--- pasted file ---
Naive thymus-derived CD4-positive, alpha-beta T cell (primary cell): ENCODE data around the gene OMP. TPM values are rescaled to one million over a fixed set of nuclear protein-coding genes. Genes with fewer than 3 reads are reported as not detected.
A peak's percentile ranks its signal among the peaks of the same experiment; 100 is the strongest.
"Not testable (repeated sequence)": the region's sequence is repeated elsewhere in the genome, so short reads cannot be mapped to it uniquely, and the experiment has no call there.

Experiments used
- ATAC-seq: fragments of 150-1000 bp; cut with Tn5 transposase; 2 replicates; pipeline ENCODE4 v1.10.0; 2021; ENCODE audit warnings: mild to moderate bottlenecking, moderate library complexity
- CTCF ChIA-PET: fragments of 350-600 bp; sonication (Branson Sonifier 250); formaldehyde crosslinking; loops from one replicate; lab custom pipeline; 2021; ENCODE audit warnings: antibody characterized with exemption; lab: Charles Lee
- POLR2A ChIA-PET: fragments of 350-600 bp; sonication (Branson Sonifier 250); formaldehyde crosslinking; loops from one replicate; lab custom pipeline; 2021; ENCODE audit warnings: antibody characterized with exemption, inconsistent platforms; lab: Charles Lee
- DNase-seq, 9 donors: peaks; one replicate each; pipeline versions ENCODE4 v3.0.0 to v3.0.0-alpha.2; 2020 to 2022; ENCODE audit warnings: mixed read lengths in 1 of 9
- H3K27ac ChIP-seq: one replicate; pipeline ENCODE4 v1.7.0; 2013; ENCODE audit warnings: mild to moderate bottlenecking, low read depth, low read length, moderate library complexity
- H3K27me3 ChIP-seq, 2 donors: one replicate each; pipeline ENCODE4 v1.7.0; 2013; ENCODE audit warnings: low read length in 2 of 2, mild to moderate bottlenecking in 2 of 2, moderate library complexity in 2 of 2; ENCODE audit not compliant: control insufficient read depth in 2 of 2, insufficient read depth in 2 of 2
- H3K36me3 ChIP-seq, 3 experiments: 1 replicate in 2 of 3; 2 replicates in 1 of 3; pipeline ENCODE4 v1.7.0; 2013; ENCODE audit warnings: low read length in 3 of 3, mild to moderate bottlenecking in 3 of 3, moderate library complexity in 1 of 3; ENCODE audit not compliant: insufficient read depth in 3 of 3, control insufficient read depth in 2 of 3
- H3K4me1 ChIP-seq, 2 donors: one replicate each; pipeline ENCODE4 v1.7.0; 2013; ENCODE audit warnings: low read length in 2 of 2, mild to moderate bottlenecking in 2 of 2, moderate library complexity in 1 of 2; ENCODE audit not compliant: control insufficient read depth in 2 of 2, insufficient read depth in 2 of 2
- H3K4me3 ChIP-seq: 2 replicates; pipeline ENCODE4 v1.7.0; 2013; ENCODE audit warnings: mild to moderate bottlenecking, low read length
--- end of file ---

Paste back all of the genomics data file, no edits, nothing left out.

Naive thymus-derived CD4-positive, alpha-beta T cell (primary cell): ENCODE data around the gene OMP. TPM values are rescaled to one million over a fixed set of nuclear protein-coding genes. Genes with fewer than 3 reads are reported as not detected.
A peak's percentile ranks its signal among the peaks of the same experiment; 100 is the strongest.
"Not testable (repeated sequence)": the region's sequence is repeated elsewhere in the genome, so short reads cannot be mapped to it uniquely, and the experiment has no call there.

Experiments used
- ATAC-seq: fragments of 150-1000 bp; cut with Tn5 transposase; 2 replicates; pipeline ENCODE4 v1.10.0; 2021; ENCODE audit warnings: mild to moderate bottlenecking, moderate library complexity
- CTCF ChIA-PET: fragments of 350-600 bp; sonication (Branson Sonifier 250); formaldehyde crosslinking; loops from one replicate; lab custom pipeline; 2021; ENCODE audit warnings: antibody characterized with exemption; lab: Charles Lee
- POLR2A ChIA-PET: fragments of 350-600 bp; sonication (Branson Sonifier 250); formaldehyde crosslinking; loops from one replicate; lab custom pipeline; 2021; ENCODE audit warnings: antibody characterized with exemption, inconsistent platforms; lab: Charles Lee
- DNase-seq, 9 donors: peaks; one replicate each; pipeline versions ENCODE4 v3.0.0 to v3.0.0-alpha.2; 2020 to 2022; ENCODE audit warnings: mixed read lengths in 1 of 9
- H3K27ac ChIP-seq: one replicate; pipeline ENCODE4 v1.7.0; 2013; ENCODE audit warnings: mild to moderate bottlenecking, low read depth, low read length, moderate library complexity
- H3K27me3 ChIP-seq, 2 donors: one replicate each; pipeline ENCODE4 v1.7.0; 2013; ENCODE audit warnings: low read length in 2 of 2, mild to moderate bottlenecking in 2 of 2, moderate library complexity in 2 of 2; ENCODE audit not compliant: control insufficient read depth in 2 of 2, insufficient read depth in 2 of 2
- H3K36me3 ChIP-seq, 3 experiments: 1 replicate in 2 of 3; 2 replicates in 1 of 3; pipeline ENCODE4 v1.7.0; 2013; ENCODE audit warnings: low read length in 3 of 3, mild to moderate bottlenecking in 3 of 3, moderate library complexity in 1 of 3; ENCODE audit not compliant: insufficient read depth in 3 of 3, control insufficient read depth in 2 of 3
- H3K4me1 ChIP-seq, 2 donors: one replicate each; pipeline ENCODE4 v1.7.0; 2013; ENCODE audit warnings: low read length in 2 of 2, mild to moderate bottlenecking in 2 of 2, moderate library complexity in 1 of 2; ENCODE audit not compliant: control insufficient read depth in 2 of 2, insufficient read depth in 2 of 2
- H3K4me3 ChIP-seq: 2 replicates; pipeline ENCODE4 v1.7.0; 2013; ENCODE audit warnings: mild to moderate bottlenecking, low read length